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July 07, 2011, 08:58:41 PM
 #30

Is there a sure way to make sure my computer isn't infected with some botnet crap? I'd hate to think I"m contributing to this in some sort of way.

will an antivirus program recognize it as a trojan or something?

Not from within.  Modern malware can be so devious that you cannot really trust a negative report from an antivirus program that is running from inside a compromised system.  The solution is to either boot from a live-CD and perform a scan of your hard-drive from there, or to just nuke the system completely and reinstall everything fresh from a trusted source.

Statistically speaking, if you are running Windows and you are posing such beginner questions (no offense!), it is very well possible that your system may indeed be compromised and part of a botnet.
Jack of Diamonds
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July 07, 2011, 09:03:55 PM
 #31

HYIPs always get DDos'd when they start up. Now, why on earth would the people attack HYIPs?

Obviously, the government does not want people making money or getting ahead.

Your logic is funny at best.
Online HYIPs are without exception ponzi schemes. Every single one of them. In the end only the few people joining at the beginning make money and the rest lose.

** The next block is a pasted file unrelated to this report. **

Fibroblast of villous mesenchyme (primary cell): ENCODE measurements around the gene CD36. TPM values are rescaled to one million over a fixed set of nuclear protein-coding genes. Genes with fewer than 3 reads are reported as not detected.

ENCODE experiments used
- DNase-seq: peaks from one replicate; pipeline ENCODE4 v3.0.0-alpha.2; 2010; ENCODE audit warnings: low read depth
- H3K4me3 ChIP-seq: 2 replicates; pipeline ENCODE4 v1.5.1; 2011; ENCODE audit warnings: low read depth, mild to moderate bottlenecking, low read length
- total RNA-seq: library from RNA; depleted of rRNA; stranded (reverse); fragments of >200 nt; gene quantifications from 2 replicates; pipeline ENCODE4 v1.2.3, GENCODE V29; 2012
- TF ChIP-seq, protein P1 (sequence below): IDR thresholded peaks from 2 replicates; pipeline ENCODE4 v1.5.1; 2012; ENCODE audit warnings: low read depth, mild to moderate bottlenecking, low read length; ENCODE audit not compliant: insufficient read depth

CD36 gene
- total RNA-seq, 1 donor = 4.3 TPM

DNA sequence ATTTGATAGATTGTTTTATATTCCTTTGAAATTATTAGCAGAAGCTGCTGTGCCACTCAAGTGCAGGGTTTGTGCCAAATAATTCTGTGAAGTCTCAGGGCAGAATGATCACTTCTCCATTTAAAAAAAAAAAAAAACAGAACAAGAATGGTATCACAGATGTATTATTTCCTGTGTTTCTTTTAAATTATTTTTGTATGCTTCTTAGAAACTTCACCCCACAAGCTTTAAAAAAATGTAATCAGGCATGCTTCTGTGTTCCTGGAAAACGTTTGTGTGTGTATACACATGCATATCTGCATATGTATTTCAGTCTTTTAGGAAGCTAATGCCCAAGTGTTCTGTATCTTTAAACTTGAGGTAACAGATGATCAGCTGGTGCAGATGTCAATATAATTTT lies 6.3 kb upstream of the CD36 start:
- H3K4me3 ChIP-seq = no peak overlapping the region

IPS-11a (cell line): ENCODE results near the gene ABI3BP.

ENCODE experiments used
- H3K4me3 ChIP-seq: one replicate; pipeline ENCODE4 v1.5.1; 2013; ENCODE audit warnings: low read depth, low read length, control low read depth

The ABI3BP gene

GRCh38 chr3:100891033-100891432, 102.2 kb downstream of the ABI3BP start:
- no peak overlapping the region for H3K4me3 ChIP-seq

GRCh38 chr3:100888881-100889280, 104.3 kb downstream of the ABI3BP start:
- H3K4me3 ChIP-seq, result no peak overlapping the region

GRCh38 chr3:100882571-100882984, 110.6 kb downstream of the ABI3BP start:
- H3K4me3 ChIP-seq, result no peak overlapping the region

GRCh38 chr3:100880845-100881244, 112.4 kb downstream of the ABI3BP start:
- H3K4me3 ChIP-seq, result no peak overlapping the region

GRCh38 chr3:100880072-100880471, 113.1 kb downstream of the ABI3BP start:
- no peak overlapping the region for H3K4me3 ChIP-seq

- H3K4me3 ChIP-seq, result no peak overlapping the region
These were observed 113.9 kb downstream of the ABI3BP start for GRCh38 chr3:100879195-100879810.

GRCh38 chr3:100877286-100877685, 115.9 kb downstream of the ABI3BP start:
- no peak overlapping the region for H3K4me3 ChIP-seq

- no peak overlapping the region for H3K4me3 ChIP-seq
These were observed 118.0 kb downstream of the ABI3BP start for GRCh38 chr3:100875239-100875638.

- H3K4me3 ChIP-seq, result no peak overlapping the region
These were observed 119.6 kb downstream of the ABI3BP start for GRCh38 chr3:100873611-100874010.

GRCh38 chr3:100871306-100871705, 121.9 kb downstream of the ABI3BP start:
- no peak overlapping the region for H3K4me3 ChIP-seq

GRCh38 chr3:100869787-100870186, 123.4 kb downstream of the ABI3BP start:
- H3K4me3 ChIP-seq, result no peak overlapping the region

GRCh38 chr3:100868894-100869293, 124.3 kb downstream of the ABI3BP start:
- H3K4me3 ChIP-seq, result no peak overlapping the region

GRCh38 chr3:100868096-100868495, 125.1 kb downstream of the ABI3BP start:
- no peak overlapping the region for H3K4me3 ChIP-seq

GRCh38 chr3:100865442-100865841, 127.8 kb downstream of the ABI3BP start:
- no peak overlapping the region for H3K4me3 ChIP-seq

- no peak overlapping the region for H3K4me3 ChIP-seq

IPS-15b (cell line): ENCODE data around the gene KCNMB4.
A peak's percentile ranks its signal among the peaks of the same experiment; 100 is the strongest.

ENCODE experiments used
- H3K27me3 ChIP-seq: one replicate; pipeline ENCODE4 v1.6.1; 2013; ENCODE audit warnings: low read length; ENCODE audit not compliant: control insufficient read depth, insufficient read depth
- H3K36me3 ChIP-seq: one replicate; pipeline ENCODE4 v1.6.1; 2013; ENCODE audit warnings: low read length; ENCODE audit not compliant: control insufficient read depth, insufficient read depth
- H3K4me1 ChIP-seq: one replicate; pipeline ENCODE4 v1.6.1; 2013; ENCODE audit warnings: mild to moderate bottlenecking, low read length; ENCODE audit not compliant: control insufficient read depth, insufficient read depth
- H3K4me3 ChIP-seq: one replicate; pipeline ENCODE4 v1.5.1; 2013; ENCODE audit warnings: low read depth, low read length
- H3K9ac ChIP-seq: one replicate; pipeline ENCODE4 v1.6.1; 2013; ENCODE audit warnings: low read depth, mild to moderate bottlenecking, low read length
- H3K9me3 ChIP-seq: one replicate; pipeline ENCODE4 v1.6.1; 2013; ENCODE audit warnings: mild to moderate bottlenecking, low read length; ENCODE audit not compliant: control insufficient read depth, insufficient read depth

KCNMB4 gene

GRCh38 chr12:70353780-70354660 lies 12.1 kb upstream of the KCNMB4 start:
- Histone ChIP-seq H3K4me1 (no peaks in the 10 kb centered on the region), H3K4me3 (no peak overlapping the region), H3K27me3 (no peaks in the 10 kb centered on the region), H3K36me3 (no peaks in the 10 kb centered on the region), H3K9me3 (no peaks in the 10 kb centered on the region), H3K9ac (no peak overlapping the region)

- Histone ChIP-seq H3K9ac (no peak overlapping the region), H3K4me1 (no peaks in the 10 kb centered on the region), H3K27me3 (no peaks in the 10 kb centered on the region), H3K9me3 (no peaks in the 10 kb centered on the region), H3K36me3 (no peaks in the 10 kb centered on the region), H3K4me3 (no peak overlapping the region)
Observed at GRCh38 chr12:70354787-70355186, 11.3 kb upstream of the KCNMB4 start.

The government has only to benefit if you make money or get ahead. Ever head of capital tax? They *encourage* you to earn money so that they can get a cut of it.

Only people in the world with a motivation to DDoS HYIPs are other HYIP admins who want to drive suckers to their own site by discrediting the other site with constant downtime.

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July 08, 2011, 02:48:18 AM
 #32

I have an idea,
isnt it possible to fight botnets to reroute the traffic back to its own pcs?
But,Only 1 PC of this Botnet at a time gets all the traffic for a limited time.
If this PC hangsup, next PC of the Botnet gets the traffic.

does anybody think this could work?

(maybe send the Traffic at the Command & Controll port? )

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joepie91
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July 08, 2011, 08:58:53 AM
 #33

I have an idea,
isnt it possible to fight botnets to reroute the traffic back to its own pcs?
But,Only 1 PC of this Botnet at a time gets all the traffic for a limited time.
If this PC hangsup, next PC of the Botnet gets the traffic.

does anybody think this could work?

(maybe send the Traffic at the Command & Controll port? )
There are several issues with this:
1. When successful you will be taking out internet connections of people that have nothing to do with it (whose computer is infected with a bot).
2. Your bandwidth is already getting raped, so it'll be hard to send anything of significance the other way Smiley